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If we could trace the ancestry of my Miss Daisy far, far back, we would find a link to something called an auroch—the foremother of the modern-day cow. Wild aurochs were large, lean cattle who roamed the plains of Europe, Asia, and Africa by the millions. Auroch remains have been found that are thought to be 2 million years old.

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Photo by Prof saxx via Wikimedia Commons

Aurochs were still plentiful in the time of the Roman Empire, but aggressive hunting resulted in near extinction by the 13th century, when only nobles, and later royals, were allowed to hunt them, and poaching was punishable by death. The last known cow died in 1627 in Poland.

Efforts are now underway to “breed back” the species using modern DNA technology. A European breeding program has resulted in hundreds of second- and third-generation crossbreed cattle that resemble the auroch, and scientists hope to find a way to take DNA from the bones of aurochs in museums and recreate a modern-day clone.

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Photo from The National Museum of Denmark via Wikimedia Commons. An auroch dating to 7500 BC, one of two well-preserved aurochs skeletons found in Denmark. The circles indicate where the animal was wounded by arrows.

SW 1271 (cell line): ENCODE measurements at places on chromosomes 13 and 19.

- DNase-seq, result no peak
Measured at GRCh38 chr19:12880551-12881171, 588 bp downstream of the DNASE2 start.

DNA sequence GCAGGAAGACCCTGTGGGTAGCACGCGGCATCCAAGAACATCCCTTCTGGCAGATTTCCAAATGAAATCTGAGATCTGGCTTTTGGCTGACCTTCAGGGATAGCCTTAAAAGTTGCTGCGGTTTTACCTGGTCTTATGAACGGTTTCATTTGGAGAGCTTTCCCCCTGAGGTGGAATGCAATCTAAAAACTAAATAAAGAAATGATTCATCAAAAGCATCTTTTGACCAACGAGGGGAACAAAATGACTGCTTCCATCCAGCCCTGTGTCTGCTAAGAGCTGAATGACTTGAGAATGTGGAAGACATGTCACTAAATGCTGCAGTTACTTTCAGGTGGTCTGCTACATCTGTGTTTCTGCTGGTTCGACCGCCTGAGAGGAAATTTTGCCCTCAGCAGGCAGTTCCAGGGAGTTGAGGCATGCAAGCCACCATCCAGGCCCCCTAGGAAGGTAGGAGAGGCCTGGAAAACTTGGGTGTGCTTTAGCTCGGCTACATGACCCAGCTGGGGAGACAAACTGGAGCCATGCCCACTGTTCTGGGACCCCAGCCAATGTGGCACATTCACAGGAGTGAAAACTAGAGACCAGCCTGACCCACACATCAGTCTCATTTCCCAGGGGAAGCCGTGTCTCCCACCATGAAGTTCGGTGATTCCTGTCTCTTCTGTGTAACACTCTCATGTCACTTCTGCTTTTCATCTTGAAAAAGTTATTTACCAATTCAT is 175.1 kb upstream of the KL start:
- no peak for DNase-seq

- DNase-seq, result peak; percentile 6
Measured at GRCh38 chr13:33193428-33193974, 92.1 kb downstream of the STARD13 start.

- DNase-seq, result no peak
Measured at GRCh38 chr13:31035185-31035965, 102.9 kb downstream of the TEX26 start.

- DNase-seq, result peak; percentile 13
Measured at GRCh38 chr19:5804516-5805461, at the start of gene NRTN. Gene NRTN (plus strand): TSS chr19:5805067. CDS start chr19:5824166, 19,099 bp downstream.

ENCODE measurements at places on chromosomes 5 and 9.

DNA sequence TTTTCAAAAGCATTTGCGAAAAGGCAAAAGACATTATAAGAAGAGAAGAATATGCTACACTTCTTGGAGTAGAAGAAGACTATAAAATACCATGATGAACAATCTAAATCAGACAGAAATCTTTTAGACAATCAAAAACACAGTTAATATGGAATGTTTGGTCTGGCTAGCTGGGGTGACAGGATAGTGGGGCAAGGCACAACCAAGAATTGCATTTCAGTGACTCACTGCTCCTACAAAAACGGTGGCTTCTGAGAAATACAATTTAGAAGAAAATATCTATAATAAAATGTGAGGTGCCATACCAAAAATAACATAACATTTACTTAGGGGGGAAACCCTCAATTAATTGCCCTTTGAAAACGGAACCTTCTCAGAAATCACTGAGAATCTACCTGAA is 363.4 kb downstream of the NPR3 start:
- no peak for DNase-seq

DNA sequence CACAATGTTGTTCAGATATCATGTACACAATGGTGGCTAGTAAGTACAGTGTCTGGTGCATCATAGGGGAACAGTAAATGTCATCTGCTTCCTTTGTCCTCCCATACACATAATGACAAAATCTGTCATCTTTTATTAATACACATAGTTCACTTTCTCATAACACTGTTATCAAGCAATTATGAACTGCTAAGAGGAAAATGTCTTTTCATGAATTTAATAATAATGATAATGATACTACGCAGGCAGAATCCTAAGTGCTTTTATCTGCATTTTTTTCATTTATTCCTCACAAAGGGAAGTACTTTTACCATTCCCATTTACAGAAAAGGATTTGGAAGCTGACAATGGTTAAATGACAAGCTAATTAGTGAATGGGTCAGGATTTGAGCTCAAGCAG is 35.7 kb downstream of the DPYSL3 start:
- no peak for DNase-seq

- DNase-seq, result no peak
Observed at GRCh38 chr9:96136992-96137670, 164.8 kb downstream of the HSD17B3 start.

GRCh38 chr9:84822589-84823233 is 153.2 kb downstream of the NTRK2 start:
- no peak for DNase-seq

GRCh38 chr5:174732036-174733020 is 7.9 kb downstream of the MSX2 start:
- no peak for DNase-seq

What’s next … a domesticated T Rex??! Fetch, Dino!

Mad Libs

Do you remember Mad Libs?

First published in 1958, this cleverly kooky word game soon became a household name, and kids of all ages are still crazy about it today. In case you’ve somehow been left out of the Lib loop, Wikipedia’s official definition for the game reads, “Mad Libs is a phrasal template word game where one player prompts others for a list of words to substitute for blanks in a story, before reading the often comical or nonsensical story aloud. The game is frequently played as a party game or as a pastime.”

Knowing my love of word play, I’m sure you won’t be surprised to see that I’ve made up my own farm-themed “phrasal template” (an ag lib?) for you. It takes at least two people to play, so consider it a good excuse to gather up a friend (or three) for a little midday silliness.

To Play:

  • Print my “Ag” Lib story, below, or cut and paste it into a Word document.
  • Read the story silently, pausing to ask the other player(s) to provide words to fill in the blanks, according to the parts of speech in parentheses.
  • Jot their words in the blanks.
  • When all blanks are full, read the story aloud to the other player(s), and get ready to giggle.
  • Just remember: the goofier the word choices, the more laughs you’ll share when you read the finished story.

MaryJane’s “Ag” Lib:
Good Morning, Farm!

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One _______________ (adjective describing the weather) autumn day, Farmer Jane woke up and gasped, “_______________ (Interjection)! I’m late for milking _______________ (name, female)!”